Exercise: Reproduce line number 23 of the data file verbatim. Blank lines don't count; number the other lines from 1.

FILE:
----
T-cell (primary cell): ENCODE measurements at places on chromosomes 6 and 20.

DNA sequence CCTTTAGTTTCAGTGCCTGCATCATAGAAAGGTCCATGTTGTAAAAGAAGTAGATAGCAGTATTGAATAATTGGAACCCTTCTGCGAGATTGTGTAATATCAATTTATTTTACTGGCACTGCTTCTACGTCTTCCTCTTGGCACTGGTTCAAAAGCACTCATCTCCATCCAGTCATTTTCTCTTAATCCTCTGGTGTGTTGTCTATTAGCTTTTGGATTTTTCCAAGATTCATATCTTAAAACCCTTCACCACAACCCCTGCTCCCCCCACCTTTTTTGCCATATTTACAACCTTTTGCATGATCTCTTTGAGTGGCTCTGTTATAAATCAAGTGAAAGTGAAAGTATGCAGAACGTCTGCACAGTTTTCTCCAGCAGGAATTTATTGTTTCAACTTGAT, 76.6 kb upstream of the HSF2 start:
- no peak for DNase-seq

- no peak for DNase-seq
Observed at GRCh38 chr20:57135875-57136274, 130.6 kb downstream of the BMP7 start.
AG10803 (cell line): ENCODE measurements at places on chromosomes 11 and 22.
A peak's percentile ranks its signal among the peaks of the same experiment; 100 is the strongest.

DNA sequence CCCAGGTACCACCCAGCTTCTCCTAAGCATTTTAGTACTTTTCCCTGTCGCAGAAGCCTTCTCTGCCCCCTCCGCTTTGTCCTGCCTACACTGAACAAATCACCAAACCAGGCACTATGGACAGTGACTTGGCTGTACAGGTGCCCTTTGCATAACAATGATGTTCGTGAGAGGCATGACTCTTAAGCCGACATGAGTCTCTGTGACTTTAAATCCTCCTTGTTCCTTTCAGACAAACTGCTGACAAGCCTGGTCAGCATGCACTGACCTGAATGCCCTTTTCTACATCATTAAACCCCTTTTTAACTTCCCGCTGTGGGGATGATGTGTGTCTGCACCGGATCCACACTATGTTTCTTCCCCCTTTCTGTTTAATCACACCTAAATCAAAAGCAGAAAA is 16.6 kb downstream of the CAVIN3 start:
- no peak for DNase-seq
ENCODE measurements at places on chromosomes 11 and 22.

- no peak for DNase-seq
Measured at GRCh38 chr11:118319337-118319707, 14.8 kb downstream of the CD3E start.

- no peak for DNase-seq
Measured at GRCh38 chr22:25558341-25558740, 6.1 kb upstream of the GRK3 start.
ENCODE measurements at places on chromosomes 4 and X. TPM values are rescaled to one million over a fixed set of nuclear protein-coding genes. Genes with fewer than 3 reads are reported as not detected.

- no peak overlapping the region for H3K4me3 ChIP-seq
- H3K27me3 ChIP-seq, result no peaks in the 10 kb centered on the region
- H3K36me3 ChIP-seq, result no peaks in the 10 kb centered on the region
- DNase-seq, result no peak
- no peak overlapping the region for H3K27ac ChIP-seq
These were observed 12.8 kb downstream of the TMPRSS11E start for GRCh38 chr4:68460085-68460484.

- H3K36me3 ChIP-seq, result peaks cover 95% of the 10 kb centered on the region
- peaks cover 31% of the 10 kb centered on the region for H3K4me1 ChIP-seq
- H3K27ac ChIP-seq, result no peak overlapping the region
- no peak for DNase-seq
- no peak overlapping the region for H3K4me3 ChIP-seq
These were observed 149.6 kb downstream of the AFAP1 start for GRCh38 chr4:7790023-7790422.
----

- peaks cover 31% of the 10 kb centered on the region for H3K4me1 ChIP-seq